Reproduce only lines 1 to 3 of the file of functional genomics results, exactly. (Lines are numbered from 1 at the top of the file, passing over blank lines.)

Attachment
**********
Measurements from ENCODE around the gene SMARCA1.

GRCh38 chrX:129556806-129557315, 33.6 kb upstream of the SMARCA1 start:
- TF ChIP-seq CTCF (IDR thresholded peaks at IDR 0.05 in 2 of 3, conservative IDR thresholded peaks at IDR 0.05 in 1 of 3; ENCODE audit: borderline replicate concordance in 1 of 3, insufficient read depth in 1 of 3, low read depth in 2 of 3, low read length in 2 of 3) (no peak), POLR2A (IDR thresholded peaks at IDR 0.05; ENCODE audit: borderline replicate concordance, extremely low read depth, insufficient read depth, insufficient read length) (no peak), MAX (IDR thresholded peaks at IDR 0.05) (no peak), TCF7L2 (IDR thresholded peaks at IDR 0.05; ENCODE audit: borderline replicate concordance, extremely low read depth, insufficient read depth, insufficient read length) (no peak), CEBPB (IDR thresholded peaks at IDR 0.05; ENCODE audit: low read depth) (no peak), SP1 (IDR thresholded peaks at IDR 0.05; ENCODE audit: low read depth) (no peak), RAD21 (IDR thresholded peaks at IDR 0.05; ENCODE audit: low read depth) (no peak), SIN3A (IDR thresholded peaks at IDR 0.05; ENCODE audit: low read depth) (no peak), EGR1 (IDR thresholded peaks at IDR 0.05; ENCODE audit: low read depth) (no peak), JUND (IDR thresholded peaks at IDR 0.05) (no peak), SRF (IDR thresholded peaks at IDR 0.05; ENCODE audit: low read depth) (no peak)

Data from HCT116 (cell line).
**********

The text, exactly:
Measurements from ENCODE around the gene SMARCA1.

GRCh38 chrX:129556806-129557315, 33.6 kb upstream of the SMARCA1 start:
- TF ChIP-seq CTCF (IDR thresholded peaks at IDR 0.05 in 2 of 3, conservative IDR thresholded peaks at IDR 0.05 in 1 of 3; ENCODE audit: borderline replicate concordance in 1 of 3, insufficient read depth in 1 of 3, low read depth in 2 of 3, low read length in 2 of 3) (no peak), POLR2A (IDR thresholded peaks at IDR 0.05; ENCODE audit: borderline replicate concordance, extremely low read depth, insufficient read depth, insufficient read length) (no peak), MAX (IDR thresholded peaks at IDR 0.05) (no peak), TCF7L2 (IDR thresholded peaks at IDR 0.05; ENCODE audit: borderline replicate concordance, extremely low read depth, insufficient read depth, insufficient read length) (no peak), CEBPB (IDR thresholded peaks at IDR 0.05; ENCODE audit: low read depth) (no peak), SP1 (IDR thresholded peaks at IDR 0.05; ENCODE audit: low read depth) (no peak), RAD21 (IDR thresholded peaks at IDR 0.05; ENCODE audit: low read depth) (no peak), SIN3A (IDR thresholded peaks at IDR 0.05; ENCODE audit: low read depth) (no peak), EGR1 (IDR thresholded peaks at IDR 0.05; ENCODE audit: low read depth) (no peak), JUND (IDR thresholded peaks at IDR 0.05) (no peak), SRF (IDR thresholded peaks at IDR 0.05; ENCODE audit: low read depth) (no peak)